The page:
Spoilers for the first two Mass Effect games below!

The Mass Effect series is chalk-full of brilliant decision-making moments. As someone who just finished the second game recently, I was surprised at how often a conversation put me in difficult situations, forcing me to judge two sides of an argument and make a tough call. Mass Effect 1 alone has plenty of these difficult moments. There’s that scene where I had to choose whether to let the Rachni live or not (I did). There’s that one mission where I had to decide Wrex’s fate (Ashley killed him, RIP). Oh, and my favorite one: the moment I had to choose whether to save Kaiden or Ashley. I sat there for a minute or two – I wasn’t sure who to save!

Mass Effect 1’s decisions are difficult enough, but you have the opportunity to stay in your seat and think on it for as long as you need to. So when I whooped Saren, put Anderson in charge of the citadel and started Mass Effect 2, I was delighted by one of the series best features: Interrupts.

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Interrupts, in a Nutshell

To downplay it a bit, an interrupt is a QuickTime event – a prompt to press a button during a cutscene. An example: There’s one scene where Commander Shepard is bickering with a dangerous gang leader. The tensions are rising, and a red circle briefly pops up in the right-hand corner as Shepard walks towards the leader. If you don’t press anything, the scene continues, and nothing happens. But if you’re feeling a bit murderous, you can press the right trigger and watch as Shepard snaps the gang leader’s neck.

Not all the interrupts are this violent. Throughout the story, there’s an even split between “Renegade” (evil) and “Paragon” (good) interrupts. While the former portrays Shepard as a ruthless monster, the latter can be emotional and endearing. Take the mission “The Ardat-Yakshi”, for example. There’s a moment where Shepard speaks to a woman who’s lost her daughter to a serial killer. She’s comes close to breaking down in tears when a blue Paragon circle appears in the left-hand corner. Press the left trigger, and Shepard will step forward to comfort her.

The brilliance of these cutscenes is how fleeting they are. Any other dialogue-based decision in the game gives you time to think about the consequences. But interrupts test your choices right then and there, and if you aren’t decided in an instant, the moment will pass you by. It’s a reflex test – a way to test your moral muscle in the heat of the moment, without any prior notice. It’s genius.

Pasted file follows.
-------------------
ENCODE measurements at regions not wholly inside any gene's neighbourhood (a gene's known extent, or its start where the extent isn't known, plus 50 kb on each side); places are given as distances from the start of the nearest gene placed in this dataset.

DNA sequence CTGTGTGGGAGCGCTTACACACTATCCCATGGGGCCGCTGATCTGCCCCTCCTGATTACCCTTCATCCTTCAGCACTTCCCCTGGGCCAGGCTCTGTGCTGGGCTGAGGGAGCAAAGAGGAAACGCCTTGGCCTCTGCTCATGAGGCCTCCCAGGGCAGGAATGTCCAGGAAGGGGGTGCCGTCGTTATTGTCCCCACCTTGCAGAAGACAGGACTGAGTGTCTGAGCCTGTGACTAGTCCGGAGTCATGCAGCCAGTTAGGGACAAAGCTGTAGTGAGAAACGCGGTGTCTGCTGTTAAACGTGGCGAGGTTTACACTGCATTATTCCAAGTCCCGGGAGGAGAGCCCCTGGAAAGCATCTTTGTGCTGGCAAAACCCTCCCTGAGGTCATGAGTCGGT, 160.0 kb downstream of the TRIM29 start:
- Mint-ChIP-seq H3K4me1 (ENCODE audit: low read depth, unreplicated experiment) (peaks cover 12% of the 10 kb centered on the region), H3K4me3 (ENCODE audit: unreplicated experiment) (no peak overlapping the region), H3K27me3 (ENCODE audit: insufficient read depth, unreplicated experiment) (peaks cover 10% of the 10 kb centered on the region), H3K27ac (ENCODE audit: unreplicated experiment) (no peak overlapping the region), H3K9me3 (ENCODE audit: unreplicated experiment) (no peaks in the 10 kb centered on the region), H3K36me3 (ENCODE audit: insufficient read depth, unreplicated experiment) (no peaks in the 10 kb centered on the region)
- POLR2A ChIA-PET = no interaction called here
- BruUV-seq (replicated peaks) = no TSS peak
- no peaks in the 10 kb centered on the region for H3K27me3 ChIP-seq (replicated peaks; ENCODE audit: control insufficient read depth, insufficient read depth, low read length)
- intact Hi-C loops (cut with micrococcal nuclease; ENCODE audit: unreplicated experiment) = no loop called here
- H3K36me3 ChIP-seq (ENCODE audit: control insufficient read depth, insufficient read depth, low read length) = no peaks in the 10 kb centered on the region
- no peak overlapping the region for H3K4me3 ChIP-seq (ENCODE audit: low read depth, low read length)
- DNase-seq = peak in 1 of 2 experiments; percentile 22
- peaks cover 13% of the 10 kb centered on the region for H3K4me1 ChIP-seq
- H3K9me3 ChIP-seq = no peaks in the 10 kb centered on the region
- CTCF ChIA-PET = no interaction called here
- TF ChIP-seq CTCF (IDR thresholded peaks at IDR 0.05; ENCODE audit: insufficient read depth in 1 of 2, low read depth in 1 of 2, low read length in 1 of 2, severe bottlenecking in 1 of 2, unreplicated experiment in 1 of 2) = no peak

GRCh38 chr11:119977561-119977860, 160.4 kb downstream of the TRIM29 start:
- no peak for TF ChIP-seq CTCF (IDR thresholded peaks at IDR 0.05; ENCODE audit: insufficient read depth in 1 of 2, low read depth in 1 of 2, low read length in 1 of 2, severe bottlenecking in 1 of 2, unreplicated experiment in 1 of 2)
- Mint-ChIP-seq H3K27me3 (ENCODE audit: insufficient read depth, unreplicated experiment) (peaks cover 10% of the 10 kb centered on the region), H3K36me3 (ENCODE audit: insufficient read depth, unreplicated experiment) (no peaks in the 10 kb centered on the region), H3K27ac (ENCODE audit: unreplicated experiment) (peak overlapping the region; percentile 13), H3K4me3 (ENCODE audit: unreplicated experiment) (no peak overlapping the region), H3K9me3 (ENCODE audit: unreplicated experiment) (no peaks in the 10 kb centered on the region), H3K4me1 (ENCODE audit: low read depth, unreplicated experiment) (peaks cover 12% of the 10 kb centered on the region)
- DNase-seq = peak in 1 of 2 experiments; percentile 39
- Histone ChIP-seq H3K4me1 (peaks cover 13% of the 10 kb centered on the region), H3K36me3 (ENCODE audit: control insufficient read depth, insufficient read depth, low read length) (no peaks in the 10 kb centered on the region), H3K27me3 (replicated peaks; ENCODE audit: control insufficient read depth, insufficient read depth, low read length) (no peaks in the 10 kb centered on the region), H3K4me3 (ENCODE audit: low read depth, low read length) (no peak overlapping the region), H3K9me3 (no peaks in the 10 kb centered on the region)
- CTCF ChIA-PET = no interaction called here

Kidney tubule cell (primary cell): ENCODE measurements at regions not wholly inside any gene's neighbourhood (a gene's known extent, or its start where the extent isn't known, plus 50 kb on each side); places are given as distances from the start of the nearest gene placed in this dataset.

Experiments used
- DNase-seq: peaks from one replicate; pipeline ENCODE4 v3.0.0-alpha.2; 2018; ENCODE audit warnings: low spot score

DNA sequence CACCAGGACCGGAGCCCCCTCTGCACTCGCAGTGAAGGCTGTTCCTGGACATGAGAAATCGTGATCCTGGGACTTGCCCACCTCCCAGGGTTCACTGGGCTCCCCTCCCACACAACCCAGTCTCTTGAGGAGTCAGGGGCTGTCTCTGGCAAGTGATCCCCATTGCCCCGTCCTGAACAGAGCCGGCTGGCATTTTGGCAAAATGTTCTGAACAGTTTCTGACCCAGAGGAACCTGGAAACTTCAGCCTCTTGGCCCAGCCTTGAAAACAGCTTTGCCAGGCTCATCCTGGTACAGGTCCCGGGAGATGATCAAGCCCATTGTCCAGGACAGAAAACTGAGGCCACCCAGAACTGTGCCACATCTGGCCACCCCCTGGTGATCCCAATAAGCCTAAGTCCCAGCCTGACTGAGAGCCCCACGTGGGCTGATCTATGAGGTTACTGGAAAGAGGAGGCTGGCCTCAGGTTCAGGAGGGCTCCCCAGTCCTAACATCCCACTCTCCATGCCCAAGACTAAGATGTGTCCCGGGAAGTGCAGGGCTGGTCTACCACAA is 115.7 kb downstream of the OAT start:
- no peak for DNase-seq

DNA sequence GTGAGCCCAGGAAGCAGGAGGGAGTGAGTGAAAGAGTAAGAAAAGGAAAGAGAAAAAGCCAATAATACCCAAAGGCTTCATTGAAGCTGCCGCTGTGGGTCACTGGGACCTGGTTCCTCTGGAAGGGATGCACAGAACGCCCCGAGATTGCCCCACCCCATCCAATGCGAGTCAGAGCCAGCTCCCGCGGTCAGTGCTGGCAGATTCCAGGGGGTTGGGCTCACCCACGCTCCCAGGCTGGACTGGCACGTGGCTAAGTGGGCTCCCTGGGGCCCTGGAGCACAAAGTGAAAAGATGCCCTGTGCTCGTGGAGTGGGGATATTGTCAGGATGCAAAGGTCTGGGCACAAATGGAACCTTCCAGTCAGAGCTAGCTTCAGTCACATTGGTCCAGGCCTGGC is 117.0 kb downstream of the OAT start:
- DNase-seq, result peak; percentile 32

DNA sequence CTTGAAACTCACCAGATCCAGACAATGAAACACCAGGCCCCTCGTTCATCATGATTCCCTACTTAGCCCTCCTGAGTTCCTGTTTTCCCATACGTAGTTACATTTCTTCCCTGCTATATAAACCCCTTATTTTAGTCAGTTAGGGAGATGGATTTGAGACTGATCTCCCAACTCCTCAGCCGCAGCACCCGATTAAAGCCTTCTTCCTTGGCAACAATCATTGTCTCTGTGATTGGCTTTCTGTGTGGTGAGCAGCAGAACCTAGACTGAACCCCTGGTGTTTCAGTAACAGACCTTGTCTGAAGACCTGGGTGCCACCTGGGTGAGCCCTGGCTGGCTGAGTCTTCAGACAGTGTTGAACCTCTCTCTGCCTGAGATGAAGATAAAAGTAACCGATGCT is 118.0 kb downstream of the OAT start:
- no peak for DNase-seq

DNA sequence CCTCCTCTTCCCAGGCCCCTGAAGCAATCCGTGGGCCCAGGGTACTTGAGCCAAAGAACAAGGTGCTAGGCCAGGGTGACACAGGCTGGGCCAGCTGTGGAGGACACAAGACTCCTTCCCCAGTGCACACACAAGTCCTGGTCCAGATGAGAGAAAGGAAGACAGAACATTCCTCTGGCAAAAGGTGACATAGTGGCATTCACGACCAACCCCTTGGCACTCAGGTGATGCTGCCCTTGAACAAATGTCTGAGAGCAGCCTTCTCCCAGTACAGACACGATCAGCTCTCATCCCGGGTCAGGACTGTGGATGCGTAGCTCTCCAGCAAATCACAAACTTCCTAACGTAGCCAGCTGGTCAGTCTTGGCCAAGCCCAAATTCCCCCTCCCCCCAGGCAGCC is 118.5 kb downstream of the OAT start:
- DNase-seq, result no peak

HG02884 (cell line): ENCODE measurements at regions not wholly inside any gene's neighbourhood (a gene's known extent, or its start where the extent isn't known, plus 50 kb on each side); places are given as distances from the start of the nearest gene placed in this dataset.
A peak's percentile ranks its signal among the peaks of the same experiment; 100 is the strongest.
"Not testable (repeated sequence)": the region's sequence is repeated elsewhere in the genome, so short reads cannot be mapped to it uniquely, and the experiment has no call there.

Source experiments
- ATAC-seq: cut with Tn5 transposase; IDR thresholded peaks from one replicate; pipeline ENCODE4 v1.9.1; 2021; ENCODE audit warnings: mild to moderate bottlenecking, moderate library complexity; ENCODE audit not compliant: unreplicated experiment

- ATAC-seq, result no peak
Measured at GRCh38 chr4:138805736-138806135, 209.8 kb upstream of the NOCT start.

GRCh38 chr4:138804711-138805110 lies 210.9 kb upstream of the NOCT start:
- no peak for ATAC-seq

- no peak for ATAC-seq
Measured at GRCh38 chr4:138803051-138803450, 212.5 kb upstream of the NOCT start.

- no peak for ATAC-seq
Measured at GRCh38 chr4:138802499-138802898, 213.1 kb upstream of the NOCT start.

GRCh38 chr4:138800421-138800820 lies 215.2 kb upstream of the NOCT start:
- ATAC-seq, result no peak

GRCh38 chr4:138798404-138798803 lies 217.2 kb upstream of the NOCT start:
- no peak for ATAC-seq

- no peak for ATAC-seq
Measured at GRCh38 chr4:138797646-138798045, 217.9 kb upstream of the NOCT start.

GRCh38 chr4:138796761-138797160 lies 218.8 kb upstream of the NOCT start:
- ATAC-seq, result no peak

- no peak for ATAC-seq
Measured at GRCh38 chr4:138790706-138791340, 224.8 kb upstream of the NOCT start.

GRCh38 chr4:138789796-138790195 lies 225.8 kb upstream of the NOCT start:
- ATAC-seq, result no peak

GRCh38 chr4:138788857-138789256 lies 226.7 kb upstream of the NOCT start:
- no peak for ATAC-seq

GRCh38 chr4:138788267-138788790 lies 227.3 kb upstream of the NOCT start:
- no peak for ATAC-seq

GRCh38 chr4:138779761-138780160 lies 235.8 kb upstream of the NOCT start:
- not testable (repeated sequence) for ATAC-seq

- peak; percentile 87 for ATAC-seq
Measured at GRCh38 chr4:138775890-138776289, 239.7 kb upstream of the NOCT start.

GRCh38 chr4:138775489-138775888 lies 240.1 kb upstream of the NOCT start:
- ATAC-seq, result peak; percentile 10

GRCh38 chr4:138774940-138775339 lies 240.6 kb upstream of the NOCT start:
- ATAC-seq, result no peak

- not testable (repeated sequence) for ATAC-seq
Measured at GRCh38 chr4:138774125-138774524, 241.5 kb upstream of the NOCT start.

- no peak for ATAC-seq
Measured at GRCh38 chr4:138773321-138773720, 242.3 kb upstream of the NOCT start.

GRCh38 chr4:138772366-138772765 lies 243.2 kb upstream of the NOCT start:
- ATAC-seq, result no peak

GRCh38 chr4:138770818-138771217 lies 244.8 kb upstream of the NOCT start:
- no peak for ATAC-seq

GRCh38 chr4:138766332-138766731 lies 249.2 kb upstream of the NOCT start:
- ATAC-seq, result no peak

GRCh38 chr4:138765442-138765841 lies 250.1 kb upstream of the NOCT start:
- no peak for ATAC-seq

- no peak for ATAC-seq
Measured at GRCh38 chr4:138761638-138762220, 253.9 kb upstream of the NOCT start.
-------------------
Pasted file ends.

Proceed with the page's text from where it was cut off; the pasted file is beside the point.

Some of The Best Examples…

In the plague-ridden sector of Omega, a Batarian is on the verge of death, cussing out Commander Shepard and the rest of humanity for “giving him the disease.” If you hit the left trigger, Shepard will step forward and silence the Batarian… by healing him with a med-kit! Now that’s repaying evil with good.


On the laboratory that Jack grew up and was tortured in, the crew will run into one of the scientists that ran the facility. If you’re a goodie-tooshies, you can have Shepard prevent Jack from shooting the guy in the head… OR, you can force Jack to shoot him in the head, despite some hesitation on her part. “That felt… good,” Jack will reply, to which Shepard says, “A bullet in the head solves everything.” Yikes.


When you’re hanging around Cerberus, you might notice a Quarian being questioned by a police officer and a Volus. The Volus claims he saw the Quarian steal his credit chit, but after some investigation, you’ll find the chit at a nearby store. But the Quarian isn’t getting off that easy. When Shepard tells the officer and Volus where the chit is at, the Volus comes up with an excuse, saying “she could have stolen it,” and the officer threatens to run her in for vagrancy. If you’re feeling charitable, you can press the left trigger and have Shepard chew both the Volus and officer out for not giving the Quarian due respect. Now that’s justice!


Shepard will corner an Eclipse mercenary towards the top of a building in Illium, and question him for a bit. Now, you could totally just ask him some questions and set him free, but what’s the fun in that? Instead, just push him out the window when you’re done with him! That’s much better.


Alright, one more. When Shepard and Tali are exploring the breached ship on the Quarian Fleet, Tali is shocked to find her father, dead. If you’re sympathetic (which, you should be!) press the left trigger and Shepard will give Tali a big bear hug.

Connection Through Immediacy

There are dozens more like that, and most of them are just as fantastic. The interrupts put you in control of the situation, bringing you closer to Commander Shepard and the character they’re talking to. If you ask me, the interrupts are what make Mass Effect 2 better than the first game. Alright, the combat’s a little better, too.

If you’ll excuse me, I have to go play Mass Effect 3. I’ve heard some things about the ending; what’s that all about?

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